ISSUE | SODA TAX Clinton playing politics with city taxpayers Hillary Clinton's support of Mayor Kenney's regressive 3-cents-an-ounce sugary-drinks tax is misguided ("Clinton, Cruz bring campaigns to Pa.," April 21). We sincerely doubt that she was made aware of the significant loss of family-sustaining jobs that will result if this outrageous tax is passed. Similarly, Clinton likely has no idea that the projected revenues from the tax will never come to fruition due to the precipitous decline in sales of sugar-sweetened drinks that will occur and the underground markets that will arise if the tax proposal becomes law. Keep in mind that Kenney endorsed Clinton for president.
NEWS
December 16, 2015 | By Andrew Seidman, TRENTON BUREAU
TRENTON - A Republican state senator unveiled a plan Monday to replenish New Jersey's near-depleted transportation fund without raising the tax on gasoline. Sen. Jennifer Beck (R., Monmouth) said a combination of economic growth based on conservative revenue projections, scaling back public employees' health benefits as Gov. Christie has called for, and increasing fines on motor vehicle violations such as texting while driving would help provide $1.6 billion annually for seven years to the Transportation Trust Fund.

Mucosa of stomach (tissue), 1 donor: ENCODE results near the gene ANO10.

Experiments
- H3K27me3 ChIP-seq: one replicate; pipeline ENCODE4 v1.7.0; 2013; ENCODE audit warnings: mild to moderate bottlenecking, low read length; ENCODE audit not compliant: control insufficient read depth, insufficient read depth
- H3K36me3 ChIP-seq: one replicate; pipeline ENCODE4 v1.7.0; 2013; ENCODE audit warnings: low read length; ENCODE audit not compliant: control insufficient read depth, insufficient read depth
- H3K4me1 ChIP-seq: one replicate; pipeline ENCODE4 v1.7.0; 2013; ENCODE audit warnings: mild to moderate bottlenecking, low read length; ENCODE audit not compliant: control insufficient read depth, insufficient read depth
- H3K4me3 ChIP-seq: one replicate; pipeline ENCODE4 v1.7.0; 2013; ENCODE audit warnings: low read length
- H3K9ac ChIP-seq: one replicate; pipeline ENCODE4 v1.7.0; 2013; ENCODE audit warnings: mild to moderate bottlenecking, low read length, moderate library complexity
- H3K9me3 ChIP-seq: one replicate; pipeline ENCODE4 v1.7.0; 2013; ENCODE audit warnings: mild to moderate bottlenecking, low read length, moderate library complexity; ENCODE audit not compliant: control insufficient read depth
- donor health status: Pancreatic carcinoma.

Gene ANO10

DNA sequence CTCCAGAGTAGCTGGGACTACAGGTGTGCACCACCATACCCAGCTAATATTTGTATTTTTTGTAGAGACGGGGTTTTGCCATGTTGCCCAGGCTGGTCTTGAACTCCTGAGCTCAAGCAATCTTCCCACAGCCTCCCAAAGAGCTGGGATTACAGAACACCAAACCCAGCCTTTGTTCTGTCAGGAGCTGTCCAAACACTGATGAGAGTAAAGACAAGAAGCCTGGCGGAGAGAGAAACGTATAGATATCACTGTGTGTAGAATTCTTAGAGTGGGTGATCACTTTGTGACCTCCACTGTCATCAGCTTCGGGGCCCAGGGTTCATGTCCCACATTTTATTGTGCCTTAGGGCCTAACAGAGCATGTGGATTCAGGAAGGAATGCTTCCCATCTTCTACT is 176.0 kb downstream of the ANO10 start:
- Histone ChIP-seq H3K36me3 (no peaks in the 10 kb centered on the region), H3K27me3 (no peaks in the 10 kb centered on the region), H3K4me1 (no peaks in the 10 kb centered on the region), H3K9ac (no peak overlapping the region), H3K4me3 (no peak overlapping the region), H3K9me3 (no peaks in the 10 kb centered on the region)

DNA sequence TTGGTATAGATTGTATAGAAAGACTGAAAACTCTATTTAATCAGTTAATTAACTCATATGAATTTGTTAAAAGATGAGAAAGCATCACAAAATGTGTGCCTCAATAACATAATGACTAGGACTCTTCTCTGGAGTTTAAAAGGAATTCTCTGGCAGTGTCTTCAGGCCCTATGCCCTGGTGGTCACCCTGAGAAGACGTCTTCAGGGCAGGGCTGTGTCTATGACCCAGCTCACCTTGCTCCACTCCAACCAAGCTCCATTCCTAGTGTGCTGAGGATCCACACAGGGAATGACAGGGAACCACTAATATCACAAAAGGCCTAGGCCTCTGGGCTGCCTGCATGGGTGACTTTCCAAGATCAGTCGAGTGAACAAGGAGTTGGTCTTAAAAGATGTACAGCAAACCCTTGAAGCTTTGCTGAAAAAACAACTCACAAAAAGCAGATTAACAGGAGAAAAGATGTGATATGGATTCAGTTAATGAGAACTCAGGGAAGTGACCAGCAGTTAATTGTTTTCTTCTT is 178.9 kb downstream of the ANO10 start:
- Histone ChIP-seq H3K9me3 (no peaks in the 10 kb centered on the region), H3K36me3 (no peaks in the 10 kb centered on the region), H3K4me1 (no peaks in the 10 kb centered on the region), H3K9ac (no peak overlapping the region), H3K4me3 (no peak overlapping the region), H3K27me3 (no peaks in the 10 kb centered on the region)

NEWS
November 15, 2005
On staying the course It's upsetting to see the polls for the Iraq War dropping so fast. With 2,000 Americans dead, we are losing our will to fight. Some people served when it was their turn, studied Iraq and said it was worth any sacrifice to change the regime there, and there is honor in that. Others studied history, decided this war was about profits and SUVs and went on the streets to protest before the first American died, and that is what democracy is about. But why were so many Americans comfortable sending 2,000 troops to their deaths, waving flags and yellow ribbons, but now say to come home with our tail between our legs?
NEWS
March 16, 2016 | By Stu Bykofsky